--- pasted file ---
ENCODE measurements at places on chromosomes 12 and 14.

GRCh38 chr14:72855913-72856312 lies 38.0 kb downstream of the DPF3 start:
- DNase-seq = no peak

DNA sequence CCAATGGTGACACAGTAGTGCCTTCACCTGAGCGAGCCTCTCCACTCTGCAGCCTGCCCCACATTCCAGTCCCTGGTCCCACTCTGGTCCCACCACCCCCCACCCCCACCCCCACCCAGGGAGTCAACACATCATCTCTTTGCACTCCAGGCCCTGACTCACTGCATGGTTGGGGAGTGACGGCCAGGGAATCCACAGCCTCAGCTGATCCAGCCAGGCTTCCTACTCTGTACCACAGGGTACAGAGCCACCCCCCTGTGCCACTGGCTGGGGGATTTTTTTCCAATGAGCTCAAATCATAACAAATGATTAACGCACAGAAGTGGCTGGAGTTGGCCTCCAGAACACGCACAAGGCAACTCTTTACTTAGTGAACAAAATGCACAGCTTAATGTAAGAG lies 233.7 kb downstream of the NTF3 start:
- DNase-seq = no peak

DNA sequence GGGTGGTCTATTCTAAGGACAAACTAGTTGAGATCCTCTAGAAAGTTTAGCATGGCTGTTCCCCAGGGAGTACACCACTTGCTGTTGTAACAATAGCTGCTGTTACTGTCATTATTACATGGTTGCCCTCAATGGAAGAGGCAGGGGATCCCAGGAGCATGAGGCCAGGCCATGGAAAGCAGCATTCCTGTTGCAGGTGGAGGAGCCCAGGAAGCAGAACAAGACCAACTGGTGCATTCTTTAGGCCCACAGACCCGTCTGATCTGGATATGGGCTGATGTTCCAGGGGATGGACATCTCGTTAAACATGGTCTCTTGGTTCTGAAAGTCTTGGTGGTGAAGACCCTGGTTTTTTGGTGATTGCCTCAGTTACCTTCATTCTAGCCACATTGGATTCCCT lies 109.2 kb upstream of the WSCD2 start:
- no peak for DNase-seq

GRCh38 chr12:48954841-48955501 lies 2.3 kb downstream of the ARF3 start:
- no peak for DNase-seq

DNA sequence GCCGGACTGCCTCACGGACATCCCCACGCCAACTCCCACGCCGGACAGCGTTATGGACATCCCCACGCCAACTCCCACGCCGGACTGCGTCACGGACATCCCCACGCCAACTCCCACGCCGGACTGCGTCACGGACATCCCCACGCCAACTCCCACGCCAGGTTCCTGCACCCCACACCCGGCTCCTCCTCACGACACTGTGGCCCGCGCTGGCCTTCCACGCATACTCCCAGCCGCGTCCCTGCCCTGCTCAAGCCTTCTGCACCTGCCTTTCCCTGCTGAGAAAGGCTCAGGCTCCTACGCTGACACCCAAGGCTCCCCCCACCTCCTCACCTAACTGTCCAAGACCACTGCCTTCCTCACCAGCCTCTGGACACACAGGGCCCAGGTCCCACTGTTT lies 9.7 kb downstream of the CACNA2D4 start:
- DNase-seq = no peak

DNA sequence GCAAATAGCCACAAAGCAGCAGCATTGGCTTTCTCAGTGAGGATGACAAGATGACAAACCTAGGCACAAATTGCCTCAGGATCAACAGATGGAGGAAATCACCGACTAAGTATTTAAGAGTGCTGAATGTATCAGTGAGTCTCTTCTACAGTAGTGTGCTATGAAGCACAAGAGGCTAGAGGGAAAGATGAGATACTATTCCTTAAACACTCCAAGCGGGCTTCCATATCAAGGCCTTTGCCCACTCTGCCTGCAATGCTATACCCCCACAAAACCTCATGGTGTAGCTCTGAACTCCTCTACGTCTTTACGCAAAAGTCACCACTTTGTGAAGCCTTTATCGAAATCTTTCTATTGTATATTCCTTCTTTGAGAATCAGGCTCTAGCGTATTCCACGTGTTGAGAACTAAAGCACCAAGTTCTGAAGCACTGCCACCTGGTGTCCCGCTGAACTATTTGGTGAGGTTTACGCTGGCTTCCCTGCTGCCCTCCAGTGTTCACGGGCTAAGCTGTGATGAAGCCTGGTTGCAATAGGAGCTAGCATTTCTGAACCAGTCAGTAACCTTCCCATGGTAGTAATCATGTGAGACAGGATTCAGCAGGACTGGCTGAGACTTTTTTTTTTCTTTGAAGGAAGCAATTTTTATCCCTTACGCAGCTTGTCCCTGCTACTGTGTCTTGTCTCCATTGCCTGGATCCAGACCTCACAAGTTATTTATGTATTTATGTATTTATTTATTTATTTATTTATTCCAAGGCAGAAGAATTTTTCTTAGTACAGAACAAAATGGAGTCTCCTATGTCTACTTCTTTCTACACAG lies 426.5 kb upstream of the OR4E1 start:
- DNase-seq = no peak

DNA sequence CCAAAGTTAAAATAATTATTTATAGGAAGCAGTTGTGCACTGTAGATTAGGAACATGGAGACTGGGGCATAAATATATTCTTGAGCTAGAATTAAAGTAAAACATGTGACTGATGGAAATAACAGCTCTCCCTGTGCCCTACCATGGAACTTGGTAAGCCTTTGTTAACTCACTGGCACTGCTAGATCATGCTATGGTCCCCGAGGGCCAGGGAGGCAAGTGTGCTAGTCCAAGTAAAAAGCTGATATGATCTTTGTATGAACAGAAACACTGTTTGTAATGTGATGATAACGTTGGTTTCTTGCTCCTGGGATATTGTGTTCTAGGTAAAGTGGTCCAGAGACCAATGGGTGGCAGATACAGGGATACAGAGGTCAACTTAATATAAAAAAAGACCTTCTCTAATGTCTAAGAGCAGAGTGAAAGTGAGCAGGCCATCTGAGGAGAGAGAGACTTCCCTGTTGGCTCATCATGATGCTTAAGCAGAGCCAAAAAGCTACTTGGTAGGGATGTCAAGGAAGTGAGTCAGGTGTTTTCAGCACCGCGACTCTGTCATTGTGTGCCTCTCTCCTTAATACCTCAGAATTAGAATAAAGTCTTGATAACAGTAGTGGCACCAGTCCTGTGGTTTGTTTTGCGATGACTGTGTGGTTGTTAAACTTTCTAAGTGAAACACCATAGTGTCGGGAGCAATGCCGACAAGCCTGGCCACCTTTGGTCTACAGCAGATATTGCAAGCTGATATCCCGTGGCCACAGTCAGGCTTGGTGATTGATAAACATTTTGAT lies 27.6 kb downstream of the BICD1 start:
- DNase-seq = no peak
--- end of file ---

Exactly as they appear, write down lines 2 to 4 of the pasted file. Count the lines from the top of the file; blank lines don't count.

GRCh38 chr14:72855913-72856312 lies 38.0 kb downstream of the DPF3 start:
- DNase-seq = no peak

DNA sequence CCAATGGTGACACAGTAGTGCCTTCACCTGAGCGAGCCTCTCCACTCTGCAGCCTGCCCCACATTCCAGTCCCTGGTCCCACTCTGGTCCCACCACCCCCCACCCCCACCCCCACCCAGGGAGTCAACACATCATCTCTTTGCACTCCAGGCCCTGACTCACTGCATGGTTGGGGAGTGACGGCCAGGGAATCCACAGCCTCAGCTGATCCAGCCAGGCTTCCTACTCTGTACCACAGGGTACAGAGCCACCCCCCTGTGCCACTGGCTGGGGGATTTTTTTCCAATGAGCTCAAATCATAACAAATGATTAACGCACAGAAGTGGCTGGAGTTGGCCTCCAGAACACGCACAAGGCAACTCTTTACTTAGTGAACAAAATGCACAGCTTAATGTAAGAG lies 233.7 kb downstream of the NTF3 start: